Five out of Five Stars

Wednesday, May 7, 2014

Unenchanted - An Unfortunate Fairy Tale, by Chanda Hahn


         Mina likes to think she's an average teen - except for the fact that she doesn't fit in at school, and unexpected occurrences of a Harry Potter nature keep happening to her.  And then comes the day when her mother explains to her that she is the descendant of the Brothers Grimm.  As if that weren't enough, Mina also learns that she is the sole heir of the family curse.  She must fight her way through modernized versions of fairy tales.  Once she's completed all the tales, the curse will be lifted.  Unfortunately, all her predecessors have been killed in the process.  But Mina is determined to beat the odds.

          I was excited to read this book because I was fascinated with the idea behind the plot.  I became less excited after I began the book and discovered how superficial the characters are.  Most of them read like caricatures of teenagers, which I don't appreciate in YA.

           Overuse of adverbs and excruciating attention to unnecessary details don't help the situation.  Nor do odd word choices that most Americans don't use in dialogue.  Character motivation is often unsteady, even within one scene.  Overall, the writing style is very juvenile and full of grammatical errors.  The book demonstrates the need for a good editor.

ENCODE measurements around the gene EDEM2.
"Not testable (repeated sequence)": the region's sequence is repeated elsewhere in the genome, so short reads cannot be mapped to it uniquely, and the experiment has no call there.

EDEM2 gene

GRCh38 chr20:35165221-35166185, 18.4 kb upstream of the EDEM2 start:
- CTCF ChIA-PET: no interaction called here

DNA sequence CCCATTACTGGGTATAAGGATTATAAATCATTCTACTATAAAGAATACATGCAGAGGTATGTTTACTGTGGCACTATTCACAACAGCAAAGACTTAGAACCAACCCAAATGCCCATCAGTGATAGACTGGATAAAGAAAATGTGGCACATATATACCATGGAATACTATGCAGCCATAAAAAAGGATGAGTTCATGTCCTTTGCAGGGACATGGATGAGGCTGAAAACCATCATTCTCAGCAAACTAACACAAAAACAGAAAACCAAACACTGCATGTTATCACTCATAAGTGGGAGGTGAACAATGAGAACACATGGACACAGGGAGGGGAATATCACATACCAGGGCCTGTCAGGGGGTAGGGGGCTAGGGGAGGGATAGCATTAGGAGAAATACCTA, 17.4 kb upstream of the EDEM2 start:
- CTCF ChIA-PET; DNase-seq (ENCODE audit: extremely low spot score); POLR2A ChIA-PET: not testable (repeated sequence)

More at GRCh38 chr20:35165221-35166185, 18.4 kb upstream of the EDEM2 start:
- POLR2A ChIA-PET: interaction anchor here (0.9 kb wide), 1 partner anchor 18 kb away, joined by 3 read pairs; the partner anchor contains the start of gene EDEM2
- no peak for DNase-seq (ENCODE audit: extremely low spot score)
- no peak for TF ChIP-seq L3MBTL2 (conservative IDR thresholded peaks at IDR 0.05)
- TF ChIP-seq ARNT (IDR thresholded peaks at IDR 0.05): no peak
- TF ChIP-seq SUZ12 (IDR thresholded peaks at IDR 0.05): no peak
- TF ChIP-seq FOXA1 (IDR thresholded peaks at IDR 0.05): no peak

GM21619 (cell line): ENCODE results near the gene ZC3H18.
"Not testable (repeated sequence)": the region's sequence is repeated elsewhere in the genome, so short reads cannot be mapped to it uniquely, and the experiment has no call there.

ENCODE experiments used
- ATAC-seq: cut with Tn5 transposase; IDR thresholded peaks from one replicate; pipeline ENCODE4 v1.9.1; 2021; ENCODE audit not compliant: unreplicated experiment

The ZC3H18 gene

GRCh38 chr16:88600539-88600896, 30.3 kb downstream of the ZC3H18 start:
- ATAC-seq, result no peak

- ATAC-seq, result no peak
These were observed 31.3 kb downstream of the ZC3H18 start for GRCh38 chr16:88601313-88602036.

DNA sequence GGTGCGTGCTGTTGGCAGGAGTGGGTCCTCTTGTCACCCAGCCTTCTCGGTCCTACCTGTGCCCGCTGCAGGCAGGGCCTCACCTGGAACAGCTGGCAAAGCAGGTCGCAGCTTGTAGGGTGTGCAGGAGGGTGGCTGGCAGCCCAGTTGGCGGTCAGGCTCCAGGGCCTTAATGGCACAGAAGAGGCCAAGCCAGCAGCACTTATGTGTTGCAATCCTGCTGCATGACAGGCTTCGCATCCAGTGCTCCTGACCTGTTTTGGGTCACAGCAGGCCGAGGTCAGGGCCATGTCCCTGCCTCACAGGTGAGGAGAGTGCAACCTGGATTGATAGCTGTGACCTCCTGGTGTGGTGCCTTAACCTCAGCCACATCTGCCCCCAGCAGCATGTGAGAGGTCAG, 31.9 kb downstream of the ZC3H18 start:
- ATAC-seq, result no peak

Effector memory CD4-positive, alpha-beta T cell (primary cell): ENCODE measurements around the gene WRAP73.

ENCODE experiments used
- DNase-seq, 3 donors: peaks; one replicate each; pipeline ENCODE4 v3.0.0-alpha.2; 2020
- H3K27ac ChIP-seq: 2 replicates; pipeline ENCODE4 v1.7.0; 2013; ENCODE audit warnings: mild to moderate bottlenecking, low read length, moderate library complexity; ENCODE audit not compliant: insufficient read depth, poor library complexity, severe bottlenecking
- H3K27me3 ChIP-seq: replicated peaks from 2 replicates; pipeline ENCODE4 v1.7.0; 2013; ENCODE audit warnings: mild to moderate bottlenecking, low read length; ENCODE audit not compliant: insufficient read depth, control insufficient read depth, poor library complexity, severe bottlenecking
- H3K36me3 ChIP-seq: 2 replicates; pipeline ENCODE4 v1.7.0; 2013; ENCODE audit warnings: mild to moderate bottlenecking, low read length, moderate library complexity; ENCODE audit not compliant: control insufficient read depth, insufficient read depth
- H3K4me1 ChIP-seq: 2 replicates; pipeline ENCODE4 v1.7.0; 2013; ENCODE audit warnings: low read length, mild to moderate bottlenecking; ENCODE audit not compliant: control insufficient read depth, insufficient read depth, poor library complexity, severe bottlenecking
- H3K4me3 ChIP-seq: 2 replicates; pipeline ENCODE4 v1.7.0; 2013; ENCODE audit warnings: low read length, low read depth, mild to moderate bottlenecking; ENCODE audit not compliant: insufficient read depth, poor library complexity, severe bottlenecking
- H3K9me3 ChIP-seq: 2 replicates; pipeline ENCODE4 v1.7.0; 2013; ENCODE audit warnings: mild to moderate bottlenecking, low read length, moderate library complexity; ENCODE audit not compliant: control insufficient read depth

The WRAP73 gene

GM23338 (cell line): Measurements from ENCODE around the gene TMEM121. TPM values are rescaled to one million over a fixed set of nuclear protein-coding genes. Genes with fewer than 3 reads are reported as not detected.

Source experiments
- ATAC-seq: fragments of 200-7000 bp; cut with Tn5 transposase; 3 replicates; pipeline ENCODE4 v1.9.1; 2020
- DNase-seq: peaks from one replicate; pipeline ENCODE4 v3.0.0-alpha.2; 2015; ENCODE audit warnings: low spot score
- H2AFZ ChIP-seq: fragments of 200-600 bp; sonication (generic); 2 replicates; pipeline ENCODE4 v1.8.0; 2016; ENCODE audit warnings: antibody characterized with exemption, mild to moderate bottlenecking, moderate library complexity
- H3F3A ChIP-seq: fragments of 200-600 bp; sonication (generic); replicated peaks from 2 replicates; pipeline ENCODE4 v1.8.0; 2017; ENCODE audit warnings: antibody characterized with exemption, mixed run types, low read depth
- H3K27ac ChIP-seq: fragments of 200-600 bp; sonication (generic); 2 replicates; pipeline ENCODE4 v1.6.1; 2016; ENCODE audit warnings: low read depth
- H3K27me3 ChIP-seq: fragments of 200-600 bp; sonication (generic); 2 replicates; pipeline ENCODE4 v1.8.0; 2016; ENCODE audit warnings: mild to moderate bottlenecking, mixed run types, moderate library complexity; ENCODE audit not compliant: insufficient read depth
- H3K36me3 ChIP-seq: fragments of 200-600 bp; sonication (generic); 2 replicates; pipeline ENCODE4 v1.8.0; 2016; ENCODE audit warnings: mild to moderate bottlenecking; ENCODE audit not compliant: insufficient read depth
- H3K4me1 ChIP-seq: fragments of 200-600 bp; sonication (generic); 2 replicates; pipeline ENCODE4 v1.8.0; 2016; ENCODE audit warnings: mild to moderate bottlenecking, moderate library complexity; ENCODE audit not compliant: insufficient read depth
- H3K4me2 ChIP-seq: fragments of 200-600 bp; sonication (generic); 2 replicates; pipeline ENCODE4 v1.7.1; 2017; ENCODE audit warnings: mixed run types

I was most disturbed by the often stereotypical portrayal of Mina's Asian neighbors.  I think the author meant their accents to be funny, but the whole "Asian Speakee Engrish" thing has been a dead horse trope for decades now.  And it was never funny even when it was in vogue.  It's simply offensive and has no place in a YA book.  I was also bothered by the fact that the author includes in her bio her experience as a youth pastor, yet she has her characters taking the Lord's name in vain in text-speak.

          If you're looking for a good YA novel for your Christian teen to read, this isn't it, despite the youth pastor image the author tries to convey.  If you're a middle grades reader who is trying to transition into the longer chapter books, then this might be a good book for you to read.

          Two out of Five Stars